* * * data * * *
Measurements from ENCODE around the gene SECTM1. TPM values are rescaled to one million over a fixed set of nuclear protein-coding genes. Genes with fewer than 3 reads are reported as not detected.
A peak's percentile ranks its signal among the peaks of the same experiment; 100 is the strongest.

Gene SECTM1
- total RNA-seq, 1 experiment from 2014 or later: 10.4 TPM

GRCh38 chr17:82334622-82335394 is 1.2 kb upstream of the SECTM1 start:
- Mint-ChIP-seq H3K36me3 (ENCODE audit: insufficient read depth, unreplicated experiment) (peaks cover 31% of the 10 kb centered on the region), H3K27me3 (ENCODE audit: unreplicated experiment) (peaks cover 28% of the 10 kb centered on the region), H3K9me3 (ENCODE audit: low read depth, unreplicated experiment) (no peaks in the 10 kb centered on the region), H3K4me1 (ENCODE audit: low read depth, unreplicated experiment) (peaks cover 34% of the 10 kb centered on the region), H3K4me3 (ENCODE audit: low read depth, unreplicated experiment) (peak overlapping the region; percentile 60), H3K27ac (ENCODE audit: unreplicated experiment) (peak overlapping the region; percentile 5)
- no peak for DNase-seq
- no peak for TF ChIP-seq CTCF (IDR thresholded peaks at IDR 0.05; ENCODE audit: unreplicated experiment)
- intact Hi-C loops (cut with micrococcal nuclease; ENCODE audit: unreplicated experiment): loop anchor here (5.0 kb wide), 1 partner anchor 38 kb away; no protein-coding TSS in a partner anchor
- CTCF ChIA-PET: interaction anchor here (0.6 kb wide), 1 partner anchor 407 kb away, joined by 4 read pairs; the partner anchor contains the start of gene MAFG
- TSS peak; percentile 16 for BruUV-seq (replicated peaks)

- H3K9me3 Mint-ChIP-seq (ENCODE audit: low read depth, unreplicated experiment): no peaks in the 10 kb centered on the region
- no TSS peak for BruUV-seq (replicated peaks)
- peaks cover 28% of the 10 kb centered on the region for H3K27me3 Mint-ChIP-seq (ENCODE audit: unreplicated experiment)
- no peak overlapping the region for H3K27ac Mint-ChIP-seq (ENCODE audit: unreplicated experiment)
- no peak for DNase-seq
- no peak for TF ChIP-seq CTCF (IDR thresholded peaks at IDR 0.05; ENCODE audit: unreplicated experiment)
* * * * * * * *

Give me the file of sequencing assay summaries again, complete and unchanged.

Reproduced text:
Measurements from ENCODE around the gene SECTM1. TPM values are rescaled to one million over a fixed set of nuclear protein-coding genes. Genes with fewer than 3 reads are reported as not detected.
A peak's percentile ranks its signal among the peaks of the same experiment; 100 is the strongest.

Gene SECTM1
- total RNA-seq, 1 experiment from 2014 or later: 10.4 TPM

GRCh38 chr17:82334622-82335394 is 1.2 kb upstream of the SECTM1 start:
- Mint-ChIP-seq H3K36me3 (ENCODE audit: insufficient read depth, unreplicated experiment) (peaks cover 31% of the 10 kb centered on the region), H3K27me3 (ENCODE audit: unreplicated experiment) (peaks cover 28% of the 10 kb centered on the region), H3K9me3 (ENCODE audit: low read depth, unreplicated experiment) (no peaks in the 10 kb centered on the region), H3K4me1 (ENCODE audit: low read depth, unreplicated experiment) (peaks cover 34% of the 10 kb centered on the region), H3K4me3 (ENCODE audit: low read depth, unreplicated experiment) (peak overlapping the region; percentile 60), H3K27ac (ENCODE audit: unreplicated experiment) (peak overlapping the region; percentile 5)
- no peak for DNase-seq
- no peak for TF ChIP-seq CTCF (IDR thresholded peaks at IDR 0.05; ENCODE audit: unreplicated experiment)
- intact Hi-C loops (cut with micrococcal nuclease; ENCODE audit: unreplicated experiment): loop anchor here (5.0 kb wide), 1 partner anchor 38 kb away; no protein-coding TSS in a partner anchor
- CTCF ChIA-PET: interaction anchor here (0.6 kb wide), 1 partner anchor 407 kb away, joined by 4 read pairs; the partner anchor contains the start of gene MAFG
- TSS peak; percentile 16 for BruUV-seq (replicated peaks)

- H3K9me3 Mint-ChIP-seq (ENCODE audit: low read depth, unreplicated experiment): no peaks in the 10 kb centered on the region
- no TSS peak for BruUV-seq (replicated peaks)
- peaks cover 28% of the 10 kb centered on the region for H3K27me3 Mint-ChIP-seq (ENCODE audit: unreplicated experiment)
- no peak overlapping the region for H3K27ac Mint-ChIP-seq (ENCODE audit: unreplicated experiment)
- no peak for DNase-seq
- no peak for TF ChIP-seq CTCF (IDR thresholded peaks at IDR 0.05; ENCODE audit: unreplicated experiment)